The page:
|Costa Rica||Not regulated/not recognized as currency||Not regulated||Per the Law Library of Congress, “The Central Bank of Costa Rica and its decentralized agencies (órganos de desconcentración máxima) issued a statement in October 2017 to participants in the financial, stock, securities, insurance, and pension markets, and to exchange houses, remittance agencies, the economic sector, and the general public, warning them about the risks associated with the acquisition of cryptocurrencies with the intention of using them either as financial savings or as a means of payment in Costa Rica. The statement explained that articles 42-51 of the Organic Law of the Central Bank establishes the colón as the monetary currency in Cost Rica. The statement also asserted that the Law designates the Central Bank as the sole issuer of bills and coins and establishes the unlimited power of the colón to liquidate all kinds of pecuniary obligations, both public and private. Due to this, the statement said, Bitcoin and similar cryptocurrencies are not recognized as legal tender in the country and do not have the backing of the Central Bank or the state of Costa Rica. Moreover, cryptocurrencies’ effectiveness or use as a means of payment in the economy of the country cannot be guaranteed, nor can any person be forced to accept them as a means of payment for the transaction of goods and services. “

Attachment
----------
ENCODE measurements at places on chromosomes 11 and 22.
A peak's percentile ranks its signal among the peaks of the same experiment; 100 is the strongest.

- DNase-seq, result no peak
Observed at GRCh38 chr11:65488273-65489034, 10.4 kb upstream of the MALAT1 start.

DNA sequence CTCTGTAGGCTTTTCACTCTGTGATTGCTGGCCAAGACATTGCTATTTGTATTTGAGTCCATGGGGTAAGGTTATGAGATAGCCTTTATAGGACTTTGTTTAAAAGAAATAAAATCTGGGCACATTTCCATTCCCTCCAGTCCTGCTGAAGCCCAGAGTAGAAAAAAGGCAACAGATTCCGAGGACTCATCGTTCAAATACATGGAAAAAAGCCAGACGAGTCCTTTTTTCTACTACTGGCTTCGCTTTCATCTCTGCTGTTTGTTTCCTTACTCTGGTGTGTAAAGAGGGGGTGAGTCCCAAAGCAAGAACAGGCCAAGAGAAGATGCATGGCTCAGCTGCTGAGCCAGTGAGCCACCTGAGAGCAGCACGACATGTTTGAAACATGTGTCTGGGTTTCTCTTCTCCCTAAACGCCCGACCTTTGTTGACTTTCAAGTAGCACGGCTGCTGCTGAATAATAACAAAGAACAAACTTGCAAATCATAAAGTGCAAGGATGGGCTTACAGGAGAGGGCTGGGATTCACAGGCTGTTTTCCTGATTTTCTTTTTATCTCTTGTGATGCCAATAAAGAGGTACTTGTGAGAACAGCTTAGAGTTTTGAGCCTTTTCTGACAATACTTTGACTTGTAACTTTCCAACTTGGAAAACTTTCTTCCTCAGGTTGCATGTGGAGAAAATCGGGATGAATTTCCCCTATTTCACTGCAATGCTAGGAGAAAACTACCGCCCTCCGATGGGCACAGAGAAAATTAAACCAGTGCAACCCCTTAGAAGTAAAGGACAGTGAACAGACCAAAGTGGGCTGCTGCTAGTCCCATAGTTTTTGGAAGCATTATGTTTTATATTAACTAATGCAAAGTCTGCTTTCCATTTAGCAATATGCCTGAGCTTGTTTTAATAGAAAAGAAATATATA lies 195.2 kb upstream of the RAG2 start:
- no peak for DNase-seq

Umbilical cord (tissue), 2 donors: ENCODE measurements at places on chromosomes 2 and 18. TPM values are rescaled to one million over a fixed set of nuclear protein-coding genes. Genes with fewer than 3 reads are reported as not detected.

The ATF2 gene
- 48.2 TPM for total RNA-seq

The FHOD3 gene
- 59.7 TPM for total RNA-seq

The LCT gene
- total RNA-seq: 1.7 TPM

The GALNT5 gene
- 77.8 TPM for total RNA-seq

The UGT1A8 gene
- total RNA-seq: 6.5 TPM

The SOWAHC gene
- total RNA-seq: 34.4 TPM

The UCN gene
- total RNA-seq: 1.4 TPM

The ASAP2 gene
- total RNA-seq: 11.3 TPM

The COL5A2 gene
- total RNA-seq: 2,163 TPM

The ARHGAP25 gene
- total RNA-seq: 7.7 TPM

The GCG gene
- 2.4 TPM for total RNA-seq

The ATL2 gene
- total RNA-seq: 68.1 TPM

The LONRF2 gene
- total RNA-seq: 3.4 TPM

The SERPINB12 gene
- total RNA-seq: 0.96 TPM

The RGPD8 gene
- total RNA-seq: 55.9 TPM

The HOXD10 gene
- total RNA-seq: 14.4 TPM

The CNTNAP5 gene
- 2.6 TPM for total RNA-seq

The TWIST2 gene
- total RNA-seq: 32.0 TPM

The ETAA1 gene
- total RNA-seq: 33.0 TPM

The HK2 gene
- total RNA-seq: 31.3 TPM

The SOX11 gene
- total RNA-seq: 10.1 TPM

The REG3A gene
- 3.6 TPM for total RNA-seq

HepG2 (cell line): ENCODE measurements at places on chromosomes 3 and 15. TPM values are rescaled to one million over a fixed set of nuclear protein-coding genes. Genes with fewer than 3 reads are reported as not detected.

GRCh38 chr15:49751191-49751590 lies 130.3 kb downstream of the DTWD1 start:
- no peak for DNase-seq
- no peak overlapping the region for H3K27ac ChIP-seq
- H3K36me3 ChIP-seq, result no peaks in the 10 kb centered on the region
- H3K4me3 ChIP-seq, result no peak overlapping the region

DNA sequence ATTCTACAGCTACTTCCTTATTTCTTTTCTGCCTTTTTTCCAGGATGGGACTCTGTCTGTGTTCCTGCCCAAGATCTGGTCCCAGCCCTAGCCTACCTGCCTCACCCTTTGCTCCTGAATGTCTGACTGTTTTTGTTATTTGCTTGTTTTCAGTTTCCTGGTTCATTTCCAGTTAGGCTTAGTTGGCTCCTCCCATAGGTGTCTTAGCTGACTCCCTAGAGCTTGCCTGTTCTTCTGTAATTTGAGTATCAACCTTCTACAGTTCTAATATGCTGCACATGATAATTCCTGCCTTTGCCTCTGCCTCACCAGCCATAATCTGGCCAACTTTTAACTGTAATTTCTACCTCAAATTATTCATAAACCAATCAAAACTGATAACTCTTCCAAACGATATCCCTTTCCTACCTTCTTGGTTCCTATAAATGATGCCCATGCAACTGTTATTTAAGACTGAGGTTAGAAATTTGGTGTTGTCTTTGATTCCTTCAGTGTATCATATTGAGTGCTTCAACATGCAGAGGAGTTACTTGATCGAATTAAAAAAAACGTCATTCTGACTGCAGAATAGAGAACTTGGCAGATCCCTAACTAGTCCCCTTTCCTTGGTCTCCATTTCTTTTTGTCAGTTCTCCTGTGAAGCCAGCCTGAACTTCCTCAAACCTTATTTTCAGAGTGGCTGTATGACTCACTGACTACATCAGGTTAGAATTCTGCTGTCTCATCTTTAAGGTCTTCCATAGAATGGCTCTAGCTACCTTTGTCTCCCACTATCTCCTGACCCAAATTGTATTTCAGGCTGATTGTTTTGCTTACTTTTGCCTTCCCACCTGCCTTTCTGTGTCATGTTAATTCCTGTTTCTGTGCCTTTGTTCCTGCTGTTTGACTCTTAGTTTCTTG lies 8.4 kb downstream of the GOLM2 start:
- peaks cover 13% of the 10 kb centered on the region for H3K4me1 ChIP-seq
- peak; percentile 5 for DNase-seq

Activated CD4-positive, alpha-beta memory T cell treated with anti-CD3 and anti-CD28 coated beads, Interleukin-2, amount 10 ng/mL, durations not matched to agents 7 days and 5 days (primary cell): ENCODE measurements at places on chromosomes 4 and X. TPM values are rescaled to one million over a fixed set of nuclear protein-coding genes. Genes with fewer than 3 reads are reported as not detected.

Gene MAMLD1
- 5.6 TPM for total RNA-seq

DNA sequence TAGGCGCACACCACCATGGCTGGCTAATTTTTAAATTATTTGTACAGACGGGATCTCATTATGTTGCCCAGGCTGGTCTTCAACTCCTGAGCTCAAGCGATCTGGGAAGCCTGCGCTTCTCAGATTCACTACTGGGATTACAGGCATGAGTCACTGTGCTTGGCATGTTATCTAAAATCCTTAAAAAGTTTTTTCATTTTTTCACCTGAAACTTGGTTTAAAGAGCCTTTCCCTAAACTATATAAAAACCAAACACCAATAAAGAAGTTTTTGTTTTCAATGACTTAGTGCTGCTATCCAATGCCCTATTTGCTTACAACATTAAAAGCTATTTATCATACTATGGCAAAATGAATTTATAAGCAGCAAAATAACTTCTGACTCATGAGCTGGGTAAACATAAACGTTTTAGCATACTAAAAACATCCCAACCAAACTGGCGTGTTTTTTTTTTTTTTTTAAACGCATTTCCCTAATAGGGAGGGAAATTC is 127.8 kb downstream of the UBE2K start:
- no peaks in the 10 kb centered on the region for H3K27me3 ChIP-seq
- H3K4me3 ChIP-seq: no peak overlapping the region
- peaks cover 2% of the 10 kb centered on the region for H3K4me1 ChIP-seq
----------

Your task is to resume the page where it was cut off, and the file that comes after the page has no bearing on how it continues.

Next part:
“The statement also asserted that because cryptocurrencies are not issued by a foreign central bank, they cannot be considered a foreign currency under the monetary exchange regime, and for this reason they do not have the security offered by the free currency convertibility provisions of articles 48 and 49 of the Organic Law of the Central Bank.”
“In the statement, the Central Bank and its decentralized agencies emphasized that they do not in any way regulate or supervise cryptocurrencies as a means of payment; moreover, they emphasized that transactions with cryptocurrencies cannot be made through the National System of Electronic Payment (SINPE) used in Costa Rica.”
“The statement warned that if any financial entity becomes directly or indirectly involved with its customers in the commercialization or use of any of these digital assets, such operation are undertaken at the financial entity’s own risk and responsibility, as well as that of its customers. The statement added that the foregoing is in accordance with the obligation established by prudential regulations on the prevention of money laundering and the financing of terrorism, which imposes a duty on financial entities to carry out the necessary risk analysis with respect to new technologies. “
“The statement reiterated that any person who acquires digital currencies, either as a form of savings or with the interest of using them as means of payment, and those who accept them with this function in commercial transactions, also do so at their own risk and responsibility, warning that they will be participating in operations not contemplated by the banking regulations or the payment mechanisms authorized by the Central Bank of Costa Rica. The statement concluded by saying that the warnings it contains are not limiting and do not exclude other risks inherent in the use of digital currency, and that the Central Bank will continue to study the issue.”